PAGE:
The long shadow of China’s one-child pol­icy

The Globe and Mail (Prairie Edition) - - NEWS - NATHAN VANDERKLIPPE

A new care fa­cil­ity for the shidu, par­ents who have lost their only child, sig­nals a coun­try slowly ac­knowl­edg­ing their plight. But, af­ter years of in­ac­tion and ha­rass­ment, it also un­der­scores the vast gulf be­tween what is needed and what the govern­ment has been will­ing to pro­vide

Inthe pic­tures on the wall, moth­ers and fa­thers stand with chil­dren, smil­ing out through the muted colours of ag­ing film. Hung be­tween them are framed Chi­nese char­ac­ters. “Look­ing back on the past,” one says. “Happy times,” says an­other.

In most old-age homes, it might all bring a nos­tal­gic smile.

On the 13th floor of Bei­jing Fifth So­cial Wel­fare In­sti­tute, though, the pic­tures are hung in a ther­apy room as a re­minder of shared pain. None of the el­derly liv­ing here has chil­dren any longer. They have come, in­stead, to find a place where they can be to­gether in com­mon grief. Each of them has lost an only child.

They now live in a fa­cil­ity that is the first of its kind in China, an elder-care home de­voted to those who paid the high­est price from the birth-con­trol poli­cies that the coun­try en­forced with an iron fist.

The cre­ation of this place is the most strik­ing at­tempt yet in China to of­fer help to those cop­ing with the ugly af­ter-ef­fects of the coun­try’s for­mer one-child pol­icy. And to par­ents who have fought for re­dress, its mere ex­is­tence is a small vic­tory in an ef­fort to have China salve the wounds its pol­icy opened.

But the small num­ber of peo­ple who in­habit it – a frac­tion of those who have lost their chil­dren – is also a po­tent sym­bol of how, even with the one-child pol­icy now gone, the ug­li­ness it has caused will plague China for many years to come.

Chi­nese au­thor­i­ties for­mally ended their sin­gle-child re­stric­tions this year, putting a stop to nearly four decades of bed­room sur­veil­lance, forced abor­tions and ster­il­iza­tions that marked its fam­ily-plan­ning regime.

The past, it might seem, has at a stroke van­ished, the wrongs of by­gone years rel­e­gated to his­tory.

But in the ach­ing homes of those known in China as the shidu, par­ents who lost the only child they were per­mit­ted to have, the shad­ows of the pol­icy will en­dure for decades.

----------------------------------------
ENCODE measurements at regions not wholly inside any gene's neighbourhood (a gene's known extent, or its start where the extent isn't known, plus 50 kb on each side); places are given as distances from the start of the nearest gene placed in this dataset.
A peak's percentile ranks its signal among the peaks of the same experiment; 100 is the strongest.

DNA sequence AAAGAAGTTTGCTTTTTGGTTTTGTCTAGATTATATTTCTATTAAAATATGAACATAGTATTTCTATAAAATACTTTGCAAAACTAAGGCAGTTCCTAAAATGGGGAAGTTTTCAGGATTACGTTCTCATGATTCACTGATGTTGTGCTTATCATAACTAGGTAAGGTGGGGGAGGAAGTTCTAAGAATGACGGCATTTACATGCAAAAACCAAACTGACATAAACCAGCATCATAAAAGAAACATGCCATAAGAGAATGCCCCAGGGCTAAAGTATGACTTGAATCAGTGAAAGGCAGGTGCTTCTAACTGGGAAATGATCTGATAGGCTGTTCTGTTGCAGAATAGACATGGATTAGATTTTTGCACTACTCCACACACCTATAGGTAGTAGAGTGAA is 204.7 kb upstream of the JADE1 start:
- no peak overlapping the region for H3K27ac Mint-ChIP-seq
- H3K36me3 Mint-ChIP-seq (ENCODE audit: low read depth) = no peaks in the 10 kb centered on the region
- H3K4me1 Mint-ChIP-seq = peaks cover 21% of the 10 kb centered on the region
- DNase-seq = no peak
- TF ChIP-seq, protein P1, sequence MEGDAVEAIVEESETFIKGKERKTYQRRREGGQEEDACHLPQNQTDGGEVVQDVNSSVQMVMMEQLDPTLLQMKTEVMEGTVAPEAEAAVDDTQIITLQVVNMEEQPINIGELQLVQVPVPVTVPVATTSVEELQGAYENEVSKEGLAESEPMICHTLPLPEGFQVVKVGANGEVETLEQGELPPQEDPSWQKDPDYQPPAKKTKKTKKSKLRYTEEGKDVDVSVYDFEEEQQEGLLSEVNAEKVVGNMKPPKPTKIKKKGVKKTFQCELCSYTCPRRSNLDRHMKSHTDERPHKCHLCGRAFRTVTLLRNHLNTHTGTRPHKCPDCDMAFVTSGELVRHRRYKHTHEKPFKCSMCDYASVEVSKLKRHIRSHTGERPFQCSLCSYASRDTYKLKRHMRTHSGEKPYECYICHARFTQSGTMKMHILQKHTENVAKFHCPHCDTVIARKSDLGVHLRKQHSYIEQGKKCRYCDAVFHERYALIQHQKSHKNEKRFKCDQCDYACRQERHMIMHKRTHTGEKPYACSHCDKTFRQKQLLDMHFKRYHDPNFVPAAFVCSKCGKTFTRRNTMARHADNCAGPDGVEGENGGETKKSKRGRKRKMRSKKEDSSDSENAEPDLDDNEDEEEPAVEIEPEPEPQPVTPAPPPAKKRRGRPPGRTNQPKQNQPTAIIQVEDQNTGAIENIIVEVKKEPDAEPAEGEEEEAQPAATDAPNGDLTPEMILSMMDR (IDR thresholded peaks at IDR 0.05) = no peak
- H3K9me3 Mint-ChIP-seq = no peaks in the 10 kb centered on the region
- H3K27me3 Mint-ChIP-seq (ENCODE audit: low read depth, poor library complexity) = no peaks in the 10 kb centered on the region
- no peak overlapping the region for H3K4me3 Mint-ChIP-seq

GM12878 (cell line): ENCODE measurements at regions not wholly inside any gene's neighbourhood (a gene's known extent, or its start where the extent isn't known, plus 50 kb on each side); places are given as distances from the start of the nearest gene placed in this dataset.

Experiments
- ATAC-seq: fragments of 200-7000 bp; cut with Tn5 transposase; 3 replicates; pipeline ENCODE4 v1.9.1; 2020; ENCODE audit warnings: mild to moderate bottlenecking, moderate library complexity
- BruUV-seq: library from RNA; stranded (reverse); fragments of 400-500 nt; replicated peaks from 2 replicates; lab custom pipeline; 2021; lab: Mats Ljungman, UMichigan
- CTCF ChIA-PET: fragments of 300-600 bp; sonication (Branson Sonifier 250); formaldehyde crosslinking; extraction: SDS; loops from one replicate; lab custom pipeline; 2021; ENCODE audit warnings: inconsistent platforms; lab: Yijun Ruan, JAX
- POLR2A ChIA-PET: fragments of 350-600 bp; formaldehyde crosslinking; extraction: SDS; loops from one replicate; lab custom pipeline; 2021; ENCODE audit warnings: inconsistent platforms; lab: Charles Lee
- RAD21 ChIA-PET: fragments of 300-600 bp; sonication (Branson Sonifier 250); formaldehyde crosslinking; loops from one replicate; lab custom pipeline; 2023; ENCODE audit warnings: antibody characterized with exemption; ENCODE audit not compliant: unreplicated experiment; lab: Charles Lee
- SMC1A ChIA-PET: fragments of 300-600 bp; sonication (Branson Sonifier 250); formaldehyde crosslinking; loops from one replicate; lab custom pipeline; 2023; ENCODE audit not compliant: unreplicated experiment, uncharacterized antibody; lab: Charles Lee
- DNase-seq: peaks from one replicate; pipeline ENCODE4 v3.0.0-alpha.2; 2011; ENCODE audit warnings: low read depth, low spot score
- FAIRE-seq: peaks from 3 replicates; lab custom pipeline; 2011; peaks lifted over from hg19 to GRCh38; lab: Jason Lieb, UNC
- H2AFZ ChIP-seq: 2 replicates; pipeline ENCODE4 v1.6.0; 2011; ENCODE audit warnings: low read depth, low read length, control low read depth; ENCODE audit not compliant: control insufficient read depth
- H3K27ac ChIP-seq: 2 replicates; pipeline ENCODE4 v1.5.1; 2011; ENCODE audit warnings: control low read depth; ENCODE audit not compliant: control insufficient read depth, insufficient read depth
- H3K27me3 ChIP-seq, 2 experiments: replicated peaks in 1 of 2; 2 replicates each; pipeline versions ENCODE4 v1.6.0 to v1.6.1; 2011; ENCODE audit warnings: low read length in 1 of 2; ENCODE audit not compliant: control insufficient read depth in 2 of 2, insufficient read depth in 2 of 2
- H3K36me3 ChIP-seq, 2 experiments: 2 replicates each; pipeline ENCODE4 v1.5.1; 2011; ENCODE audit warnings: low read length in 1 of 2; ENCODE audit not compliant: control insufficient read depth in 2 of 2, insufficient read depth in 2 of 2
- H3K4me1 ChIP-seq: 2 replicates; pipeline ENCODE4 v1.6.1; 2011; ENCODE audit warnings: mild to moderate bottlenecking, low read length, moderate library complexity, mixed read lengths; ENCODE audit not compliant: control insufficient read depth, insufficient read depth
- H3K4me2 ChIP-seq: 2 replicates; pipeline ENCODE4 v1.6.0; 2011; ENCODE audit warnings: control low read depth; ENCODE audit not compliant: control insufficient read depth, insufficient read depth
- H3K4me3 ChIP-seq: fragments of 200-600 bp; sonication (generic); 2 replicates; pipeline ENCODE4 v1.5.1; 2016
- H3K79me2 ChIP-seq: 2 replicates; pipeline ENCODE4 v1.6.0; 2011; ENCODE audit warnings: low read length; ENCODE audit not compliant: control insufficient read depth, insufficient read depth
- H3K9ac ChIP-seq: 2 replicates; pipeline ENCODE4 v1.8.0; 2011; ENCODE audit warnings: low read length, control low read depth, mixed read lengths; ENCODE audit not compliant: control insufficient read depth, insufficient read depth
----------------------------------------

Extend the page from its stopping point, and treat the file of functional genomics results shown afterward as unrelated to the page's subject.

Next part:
Now, as in­creas­ing num­bers of those par­ents reach re­tire­ment age, they are de­mand­ing that their sacri­fice be rec­og­nized. They want gov­ern­ments to as­suage their fears of eco­nomic un­cer­tainty with­out an­other gen­er­a­tion to take care of them.

But they also want to be re­lieved of worry that their se­nior years will again tear away old scabs, as they en­ter re­tire­ment homes where the hap­pi­ness of other fam­i­lies will re­mind them of their loss.

“I am afraid of be­ing to­gether with other nor­mal se­niors,” said Cheng Lan, whose only son died by sui­cide in 1998. “They will have chil­dren to come and visit and bring gifts. See­ing that will be dev­as­tat­ing.”

What Mr. Cheng and many oth­ers want is a place of their own to spend their lat­ter years.

Here on the 12th and 13th floors of Bei­jing Fifth So­cial Wel­fare In­sti­tute, a small group of se­niors has found it.

Plans call for this en­tire build­ing, all 17 storeys and 276 beds, to even­tu­ally be ded­i­cated to par­ents with dead sin­gle chil­dren. This is a pi­lot project, an at­tempt to see if there is hap­pi­ness in shared mis­ery.

“We want to see whether com­mu­nal liv­ing for shidu se­niors is good for them,” said Chang Hua, the in­sti­tute’s di­rec­tor.

The staff have re­ceived spe­cial­ized train­ing in car­ing for the el­derly with an ad­di­tional bur­den. They de­liver ser­vices not avail­able to other se­niors, in­clud­ing mu­sic ther­apy and grief coun­selling.

“We give them the feel­ing of be­ing in a fam­ily,” Ms. Chang said.


Top: Zhang Yu­fang holds an old pho­to­graph of her de­ceased son in Wu­zong, China, in April, 2015. Mid­dle: Su sin­gle-child cer­ti­fi­ca­tion in Zhangji­akou, China, in Novem­ber, 2015. Bot­tom: Zheng Qing hugs her dead son’s Zhangji­akou, China, in Novem­ber, 2015.

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